Press Briefing on Puerto Rico's Status (December 22, 2005)
|Press Briefing on Puerto Rico's Status
For Immediate Release
Office of the Press Secretary
December 22, 2005
3:12 P.M. EST
MR. BARRALES: Thank you all for being on the call. This is Ruben Barrales. And, again, Kevin Marshall is with us on another phone, as well. I'm just going to briefly go over the report, which happens to be very short, very simple and very straightforward, and then I and Kevin are available to answer any questions that you might have.
We were pleased to be able to take the report to members of Congress this afternoon, to the President for his review, to other elected officials around Puerto Rico and other interested individuals in Puerto Rico and throughout the mainland who have expressed interest in the issue.
I assume you all have a copy of the report. It is, again, as I said, fairly simple, going over the guiding principles, the executive orders pertaining to Puerto Rico, an historical overview that gives those of you who don't have any experience with Puerto Rico and this issue gives you a quick overview, and a legal analysis of the options for Puerto Rico's status. In there we identify what we consider to be the three options allowed for -- (inaudible).
Number one is the current status, which is called the commonwealth status, which is a territorial status. It is the one that Puerto Rico has now, allows for limited self-government. Then there is statehood, which, obviously, is a permanent status. And there is independence, which is another permanent status. I need to reiterate that commonwealth or territorial status is one that we see as can be indefinite, but really at the will of Congress.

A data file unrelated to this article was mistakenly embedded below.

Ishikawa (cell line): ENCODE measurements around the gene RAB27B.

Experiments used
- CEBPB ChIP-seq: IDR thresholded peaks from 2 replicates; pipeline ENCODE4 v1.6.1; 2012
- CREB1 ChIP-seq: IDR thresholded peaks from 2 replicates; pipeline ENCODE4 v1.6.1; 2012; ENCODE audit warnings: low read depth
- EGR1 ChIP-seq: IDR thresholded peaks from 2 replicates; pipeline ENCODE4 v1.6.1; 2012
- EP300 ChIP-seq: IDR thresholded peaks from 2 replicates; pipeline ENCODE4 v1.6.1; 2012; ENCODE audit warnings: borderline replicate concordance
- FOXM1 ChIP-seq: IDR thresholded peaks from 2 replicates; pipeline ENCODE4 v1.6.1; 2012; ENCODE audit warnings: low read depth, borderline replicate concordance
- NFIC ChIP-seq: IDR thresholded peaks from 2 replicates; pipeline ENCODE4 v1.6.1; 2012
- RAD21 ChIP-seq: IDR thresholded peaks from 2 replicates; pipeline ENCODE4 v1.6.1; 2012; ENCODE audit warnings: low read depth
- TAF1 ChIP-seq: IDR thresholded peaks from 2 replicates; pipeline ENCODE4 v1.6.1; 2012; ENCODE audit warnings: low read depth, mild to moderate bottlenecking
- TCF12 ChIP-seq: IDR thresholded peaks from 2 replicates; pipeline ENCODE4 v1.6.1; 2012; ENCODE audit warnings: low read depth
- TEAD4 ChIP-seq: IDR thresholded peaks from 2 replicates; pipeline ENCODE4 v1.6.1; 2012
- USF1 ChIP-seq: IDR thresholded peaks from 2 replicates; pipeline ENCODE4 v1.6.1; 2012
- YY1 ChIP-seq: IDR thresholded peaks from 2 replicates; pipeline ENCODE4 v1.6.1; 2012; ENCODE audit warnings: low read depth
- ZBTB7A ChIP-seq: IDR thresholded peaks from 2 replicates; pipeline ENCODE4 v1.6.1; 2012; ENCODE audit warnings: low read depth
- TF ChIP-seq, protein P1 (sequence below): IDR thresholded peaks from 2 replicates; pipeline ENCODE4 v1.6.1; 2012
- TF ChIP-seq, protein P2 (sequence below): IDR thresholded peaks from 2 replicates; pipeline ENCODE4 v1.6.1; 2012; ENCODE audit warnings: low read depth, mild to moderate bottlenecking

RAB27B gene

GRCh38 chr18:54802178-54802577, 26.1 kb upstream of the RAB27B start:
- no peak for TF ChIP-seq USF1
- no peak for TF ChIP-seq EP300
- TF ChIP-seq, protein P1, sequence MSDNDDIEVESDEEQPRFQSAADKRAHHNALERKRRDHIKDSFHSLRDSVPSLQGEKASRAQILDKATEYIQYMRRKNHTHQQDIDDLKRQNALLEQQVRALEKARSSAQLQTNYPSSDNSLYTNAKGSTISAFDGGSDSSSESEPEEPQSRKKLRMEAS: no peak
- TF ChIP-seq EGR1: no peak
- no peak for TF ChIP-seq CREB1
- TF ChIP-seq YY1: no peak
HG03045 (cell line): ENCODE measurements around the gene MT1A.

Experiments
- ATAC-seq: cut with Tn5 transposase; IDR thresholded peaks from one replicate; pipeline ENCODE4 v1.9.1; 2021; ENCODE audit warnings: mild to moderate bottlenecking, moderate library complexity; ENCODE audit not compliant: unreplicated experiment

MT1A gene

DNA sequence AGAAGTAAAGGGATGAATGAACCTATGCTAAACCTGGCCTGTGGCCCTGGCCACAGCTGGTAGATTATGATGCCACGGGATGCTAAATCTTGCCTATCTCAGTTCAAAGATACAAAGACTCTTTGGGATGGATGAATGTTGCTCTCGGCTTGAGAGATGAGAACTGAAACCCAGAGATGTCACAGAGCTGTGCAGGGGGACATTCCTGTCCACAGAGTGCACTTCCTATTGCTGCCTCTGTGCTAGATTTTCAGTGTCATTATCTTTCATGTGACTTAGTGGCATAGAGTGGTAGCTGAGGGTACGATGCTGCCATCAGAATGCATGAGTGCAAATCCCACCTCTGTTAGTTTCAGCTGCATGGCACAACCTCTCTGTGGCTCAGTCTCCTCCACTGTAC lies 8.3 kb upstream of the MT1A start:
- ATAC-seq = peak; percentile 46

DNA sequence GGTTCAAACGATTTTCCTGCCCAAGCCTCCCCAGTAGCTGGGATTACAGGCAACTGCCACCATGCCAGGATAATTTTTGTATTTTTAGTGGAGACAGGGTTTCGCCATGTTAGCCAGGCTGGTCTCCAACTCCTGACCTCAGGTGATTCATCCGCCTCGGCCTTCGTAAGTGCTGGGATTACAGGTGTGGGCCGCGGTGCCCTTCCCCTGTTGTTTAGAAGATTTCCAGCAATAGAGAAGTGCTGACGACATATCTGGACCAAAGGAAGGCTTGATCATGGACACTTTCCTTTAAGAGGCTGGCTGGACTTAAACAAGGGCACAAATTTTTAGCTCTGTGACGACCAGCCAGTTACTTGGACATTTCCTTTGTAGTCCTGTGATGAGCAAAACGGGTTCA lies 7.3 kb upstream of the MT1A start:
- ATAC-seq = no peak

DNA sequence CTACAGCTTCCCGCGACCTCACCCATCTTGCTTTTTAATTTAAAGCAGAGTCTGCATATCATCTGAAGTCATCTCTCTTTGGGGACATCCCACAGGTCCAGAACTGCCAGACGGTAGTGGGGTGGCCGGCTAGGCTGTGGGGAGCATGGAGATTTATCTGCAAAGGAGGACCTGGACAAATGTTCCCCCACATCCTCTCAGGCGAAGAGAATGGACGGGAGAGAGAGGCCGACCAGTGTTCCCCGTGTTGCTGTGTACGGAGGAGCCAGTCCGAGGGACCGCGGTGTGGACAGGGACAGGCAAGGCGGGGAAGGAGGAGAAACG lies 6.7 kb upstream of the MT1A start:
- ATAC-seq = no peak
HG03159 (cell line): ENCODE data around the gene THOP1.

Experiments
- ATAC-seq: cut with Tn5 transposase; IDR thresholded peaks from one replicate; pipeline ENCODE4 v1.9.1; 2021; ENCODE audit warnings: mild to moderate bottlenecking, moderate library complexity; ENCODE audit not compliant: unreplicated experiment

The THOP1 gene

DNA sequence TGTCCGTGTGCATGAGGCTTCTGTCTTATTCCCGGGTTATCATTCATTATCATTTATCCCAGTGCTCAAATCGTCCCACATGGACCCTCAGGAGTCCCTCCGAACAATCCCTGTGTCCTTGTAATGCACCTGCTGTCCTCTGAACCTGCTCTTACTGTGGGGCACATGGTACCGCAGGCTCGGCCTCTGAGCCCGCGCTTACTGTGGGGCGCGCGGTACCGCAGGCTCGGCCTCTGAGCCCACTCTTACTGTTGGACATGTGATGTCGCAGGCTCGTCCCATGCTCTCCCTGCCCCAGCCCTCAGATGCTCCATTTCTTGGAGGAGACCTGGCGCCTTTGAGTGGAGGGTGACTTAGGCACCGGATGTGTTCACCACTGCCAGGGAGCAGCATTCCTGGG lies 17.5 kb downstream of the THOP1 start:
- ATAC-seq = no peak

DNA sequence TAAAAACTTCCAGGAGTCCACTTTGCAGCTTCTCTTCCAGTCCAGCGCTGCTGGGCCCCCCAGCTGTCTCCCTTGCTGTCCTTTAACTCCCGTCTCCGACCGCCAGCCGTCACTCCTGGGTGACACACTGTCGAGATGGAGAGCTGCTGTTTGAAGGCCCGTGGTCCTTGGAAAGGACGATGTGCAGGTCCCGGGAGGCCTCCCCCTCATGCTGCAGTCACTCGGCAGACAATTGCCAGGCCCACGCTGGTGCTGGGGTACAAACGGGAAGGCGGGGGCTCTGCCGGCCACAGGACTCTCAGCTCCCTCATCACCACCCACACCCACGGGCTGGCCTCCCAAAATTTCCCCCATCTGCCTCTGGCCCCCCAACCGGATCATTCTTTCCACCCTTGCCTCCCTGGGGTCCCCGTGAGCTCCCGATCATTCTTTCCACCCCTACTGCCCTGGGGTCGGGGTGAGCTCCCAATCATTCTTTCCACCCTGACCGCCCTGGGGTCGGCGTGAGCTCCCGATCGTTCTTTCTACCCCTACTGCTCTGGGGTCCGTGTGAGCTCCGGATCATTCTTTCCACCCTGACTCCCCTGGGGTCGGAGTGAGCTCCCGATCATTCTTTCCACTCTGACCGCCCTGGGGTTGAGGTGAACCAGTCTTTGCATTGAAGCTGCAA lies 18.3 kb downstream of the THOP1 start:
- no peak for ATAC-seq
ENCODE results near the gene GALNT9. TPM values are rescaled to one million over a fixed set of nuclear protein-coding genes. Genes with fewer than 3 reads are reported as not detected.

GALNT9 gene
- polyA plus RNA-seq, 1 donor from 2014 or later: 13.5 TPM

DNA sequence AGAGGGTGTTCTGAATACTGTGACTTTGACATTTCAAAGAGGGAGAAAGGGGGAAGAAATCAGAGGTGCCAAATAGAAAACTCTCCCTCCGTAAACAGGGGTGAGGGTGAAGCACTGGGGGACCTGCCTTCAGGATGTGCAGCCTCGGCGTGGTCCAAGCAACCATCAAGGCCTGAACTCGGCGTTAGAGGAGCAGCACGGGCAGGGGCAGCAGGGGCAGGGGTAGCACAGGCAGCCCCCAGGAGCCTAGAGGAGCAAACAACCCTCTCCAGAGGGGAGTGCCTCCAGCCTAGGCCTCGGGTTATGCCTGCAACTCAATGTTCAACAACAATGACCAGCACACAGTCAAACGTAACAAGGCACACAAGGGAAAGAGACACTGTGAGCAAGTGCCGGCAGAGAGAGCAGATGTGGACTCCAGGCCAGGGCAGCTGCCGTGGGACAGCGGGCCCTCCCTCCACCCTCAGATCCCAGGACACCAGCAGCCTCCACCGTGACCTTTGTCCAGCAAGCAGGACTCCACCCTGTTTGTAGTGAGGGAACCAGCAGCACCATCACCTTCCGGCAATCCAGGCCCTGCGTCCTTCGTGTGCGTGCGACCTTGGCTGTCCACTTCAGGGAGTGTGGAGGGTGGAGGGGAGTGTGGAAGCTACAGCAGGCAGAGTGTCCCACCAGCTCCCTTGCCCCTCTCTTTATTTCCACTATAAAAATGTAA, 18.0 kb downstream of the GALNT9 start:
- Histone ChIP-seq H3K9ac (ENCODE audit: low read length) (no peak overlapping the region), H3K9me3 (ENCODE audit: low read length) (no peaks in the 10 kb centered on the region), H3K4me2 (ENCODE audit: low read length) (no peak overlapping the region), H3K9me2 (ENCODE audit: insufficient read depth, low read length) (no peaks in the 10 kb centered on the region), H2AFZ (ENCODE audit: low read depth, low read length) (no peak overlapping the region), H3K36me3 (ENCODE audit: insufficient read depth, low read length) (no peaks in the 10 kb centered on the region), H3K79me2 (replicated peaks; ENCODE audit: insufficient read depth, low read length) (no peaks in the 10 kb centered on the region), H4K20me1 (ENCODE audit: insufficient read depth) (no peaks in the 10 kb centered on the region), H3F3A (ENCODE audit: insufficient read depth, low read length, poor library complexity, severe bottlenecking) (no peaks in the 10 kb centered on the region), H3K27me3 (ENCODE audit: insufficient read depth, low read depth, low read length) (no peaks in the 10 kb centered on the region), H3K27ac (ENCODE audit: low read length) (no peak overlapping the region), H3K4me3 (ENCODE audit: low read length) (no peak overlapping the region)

The task force makes its recommendations, and in the recommendations we do ask that Congress take up the issue within a year and allow for the people of Puerto Rico to be able to vote and decide whether they wish to retain the current territorial status or move towards a permanent status. And it provides for another recommendation that if the people choose to elect and vote for permanent status, that they be given the option of one of the two, statehood or independence. And then if they initially vote to retain the current status, which they can do, and keep it as a territory indefinitely -- (inaudible) -- periodically, Congress may wish to provide for a vote to gauge the people's will as time moves one.